The enormous potential of AI cannot be dismissed
In an op-ed recently in the New York Times, the Nobel-Prize winning economist Paul Krugman wrote, "Artificial intelligence (AI) is already having a significant impact on the economy, and its influence is expected to grow significantly in the coming years… Overall, the effects of AI on the economy will depend on a variety of factors, including the rate of technological advancement, government policies and the ability of workers to adapt to new technologies."
A very reasonable and sound opinion, coming from Krugman, who is very well-regarded in the profession as well as in the American political establishment. Unfortunately, he then immediately goes on to disown the opening paragraph and offers a disclaimer: "What I did was ask ChatGPT to describe the economic effects of artificial intelligence; that's just an excerpt."
Krugman was referring to the new chatbot software ChatGPT – released in November 2022 by OpenAI – which has taken the world by storm with its flashy abilities. ChatGPT can quickly compile information and write essays, spit out computer codes, do complicated mathematics, hold conversations, generate short stories, and whatnot.
The availability of ChatGPT unleashed a veritable tsunami of predictions, reviews, and dire warnings in newspapers across the globe and social media on the effects of the AI revolution. Comments and reactions are pouring in incessantly from the IT industry and from various politicians, intellectuals, and, of course, economists.
A few of the related thought-provoking questions are: Can computers really think and feel? Will machines finally replace humans and take away jobs? And how soon will that happen? These are all debatable issues, but allow me to offer my answer before I change my mind next year.
I am aligned with Krugman, who does not foresee significant changes immediately. "Artificial intelligence likely won't transform the US economy in the next decade," he said in NYT, adding that it could boost labour productivity by doing some jobs better than humans. My caveat. He may be wrong since AI race is heating up, with tech giants Microsoft, Google, and Baidu among those ramping up their efforts to launch their versions of advanced chatbots.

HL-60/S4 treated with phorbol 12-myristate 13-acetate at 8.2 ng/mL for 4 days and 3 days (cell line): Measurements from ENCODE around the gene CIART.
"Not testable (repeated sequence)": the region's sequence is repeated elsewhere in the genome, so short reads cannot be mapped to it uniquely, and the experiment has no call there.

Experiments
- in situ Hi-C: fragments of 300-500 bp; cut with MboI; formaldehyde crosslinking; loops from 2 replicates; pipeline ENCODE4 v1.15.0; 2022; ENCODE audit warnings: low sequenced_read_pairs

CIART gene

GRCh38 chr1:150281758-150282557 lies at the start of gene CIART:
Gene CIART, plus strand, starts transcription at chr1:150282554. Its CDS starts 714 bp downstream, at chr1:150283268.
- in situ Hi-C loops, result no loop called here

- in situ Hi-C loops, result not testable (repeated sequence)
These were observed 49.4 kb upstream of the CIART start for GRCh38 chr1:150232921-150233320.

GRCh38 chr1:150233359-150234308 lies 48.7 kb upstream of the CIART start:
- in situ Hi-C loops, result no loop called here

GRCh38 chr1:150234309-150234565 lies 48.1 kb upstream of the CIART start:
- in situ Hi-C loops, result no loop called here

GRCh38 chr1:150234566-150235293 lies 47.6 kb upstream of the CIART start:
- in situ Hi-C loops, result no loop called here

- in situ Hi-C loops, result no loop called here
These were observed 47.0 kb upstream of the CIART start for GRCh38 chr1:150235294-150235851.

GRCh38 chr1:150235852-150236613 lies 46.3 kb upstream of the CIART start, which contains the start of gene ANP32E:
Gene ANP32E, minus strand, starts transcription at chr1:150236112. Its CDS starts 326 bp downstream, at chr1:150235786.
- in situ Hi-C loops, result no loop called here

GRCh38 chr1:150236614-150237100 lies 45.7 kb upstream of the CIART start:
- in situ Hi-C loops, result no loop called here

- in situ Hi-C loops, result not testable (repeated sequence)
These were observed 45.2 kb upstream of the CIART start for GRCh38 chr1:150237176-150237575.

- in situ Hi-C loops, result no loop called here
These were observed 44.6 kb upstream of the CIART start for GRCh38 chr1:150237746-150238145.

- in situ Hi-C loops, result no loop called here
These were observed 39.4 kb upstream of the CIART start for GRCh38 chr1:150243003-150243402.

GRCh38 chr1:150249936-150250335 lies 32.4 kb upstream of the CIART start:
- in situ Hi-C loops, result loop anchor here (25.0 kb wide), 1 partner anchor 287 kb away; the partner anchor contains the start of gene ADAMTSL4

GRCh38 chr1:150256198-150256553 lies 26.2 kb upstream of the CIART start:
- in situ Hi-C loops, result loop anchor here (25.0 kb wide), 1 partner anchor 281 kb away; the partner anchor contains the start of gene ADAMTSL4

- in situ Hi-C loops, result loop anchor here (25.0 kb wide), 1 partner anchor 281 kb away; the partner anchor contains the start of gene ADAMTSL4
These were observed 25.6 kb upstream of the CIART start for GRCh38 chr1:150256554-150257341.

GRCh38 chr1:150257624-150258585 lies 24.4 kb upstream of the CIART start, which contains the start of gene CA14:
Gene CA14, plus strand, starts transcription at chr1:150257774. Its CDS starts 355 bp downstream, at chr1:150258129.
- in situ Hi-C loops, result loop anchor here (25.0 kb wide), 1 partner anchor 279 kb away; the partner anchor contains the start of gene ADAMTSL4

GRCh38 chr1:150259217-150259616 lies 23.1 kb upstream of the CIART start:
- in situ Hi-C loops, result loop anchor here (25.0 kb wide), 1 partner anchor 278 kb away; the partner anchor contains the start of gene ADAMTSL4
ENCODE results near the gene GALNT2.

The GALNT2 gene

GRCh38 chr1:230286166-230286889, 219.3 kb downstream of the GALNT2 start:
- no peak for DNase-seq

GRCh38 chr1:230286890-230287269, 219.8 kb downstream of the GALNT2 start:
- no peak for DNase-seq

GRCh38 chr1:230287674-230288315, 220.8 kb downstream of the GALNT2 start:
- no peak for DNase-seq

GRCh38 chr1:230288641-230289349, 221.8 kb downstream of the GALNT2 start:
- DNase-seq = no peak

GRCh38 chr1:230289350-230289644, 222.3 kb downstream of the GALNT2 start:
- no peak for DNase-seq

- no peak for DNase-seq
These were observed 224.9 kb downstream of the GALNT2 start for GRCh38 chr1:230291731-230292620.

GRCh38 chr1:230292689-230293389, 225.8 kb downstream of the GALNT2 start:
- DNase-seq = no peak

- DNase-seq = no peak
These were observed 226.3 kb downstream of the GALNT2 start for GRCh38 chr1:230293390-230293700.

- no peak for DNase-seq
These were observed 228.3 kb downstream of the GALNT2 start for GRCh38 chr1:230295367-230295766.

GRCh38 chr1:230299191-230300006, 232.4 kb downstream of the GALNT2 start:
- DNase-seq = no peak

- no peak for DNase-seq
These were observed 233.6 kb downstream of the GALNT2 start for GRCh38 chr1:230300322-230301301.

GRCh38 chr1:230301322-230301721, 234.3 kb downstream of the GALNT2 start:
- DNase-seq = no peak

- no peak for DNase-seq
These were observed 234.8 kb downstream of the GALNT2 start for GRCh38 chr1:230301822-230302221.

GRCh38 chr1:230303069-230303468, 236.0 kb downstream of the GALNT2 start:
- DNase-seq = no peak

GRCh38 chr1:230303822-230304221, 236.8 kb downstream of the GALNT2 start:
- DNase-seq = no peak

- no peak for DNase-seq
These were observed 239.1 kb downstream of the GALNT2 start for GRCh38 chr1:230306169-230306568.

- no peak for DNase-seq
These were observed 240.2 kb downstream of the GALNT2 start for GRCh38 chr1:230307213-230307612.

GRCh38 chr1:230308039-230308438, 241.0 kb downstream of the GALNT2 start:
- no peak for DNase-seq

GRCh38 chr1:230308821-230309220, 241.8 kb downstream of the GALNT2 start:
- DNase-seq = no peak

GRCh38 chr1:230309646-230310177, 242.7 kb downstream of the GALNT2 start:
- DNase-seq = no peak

AI will have a major impact in four areas: productivity or output per capita, jobs loss, education, and healthcare and medical research. There will be substantial gains in productivity when AI can help us with repetitive tasks. The impact on the economy might take a little while, but it is inevitable. Whether it takes five years or 10 years for productivity gains to show up in each sector. It is already visible in e-commerce, banking, and transportation.
We all know that the AI revolution is a work in progress. There is hardly any discipline where we do not see some form of AI adoption and adaptation. Business, education, journalism, medicine, government, law enforcement, arts and culture, transportation; you name any field, and AI has made inroads there with mostly positive outcomes.
Let us take the case of healthcare. Until a decade ago, physicians based their diagnoses entirely on knowledge stored in their memory. Things have changed today thanks to the rapid development of AI and its use in clinical decision support systems (DSS). A recent Johns Hopkins study reported that more than 250,000 people in the US die every year from medical errors and other reports claim the number to be as high as 440,000. Medical errors are the third-leading cause of death after heart disease and cancer, and these errors can be reduced with the help of AI.
AI will have a major impact in four areas: productivity or output per capita, jobs loss, education, and healthcare and medical research.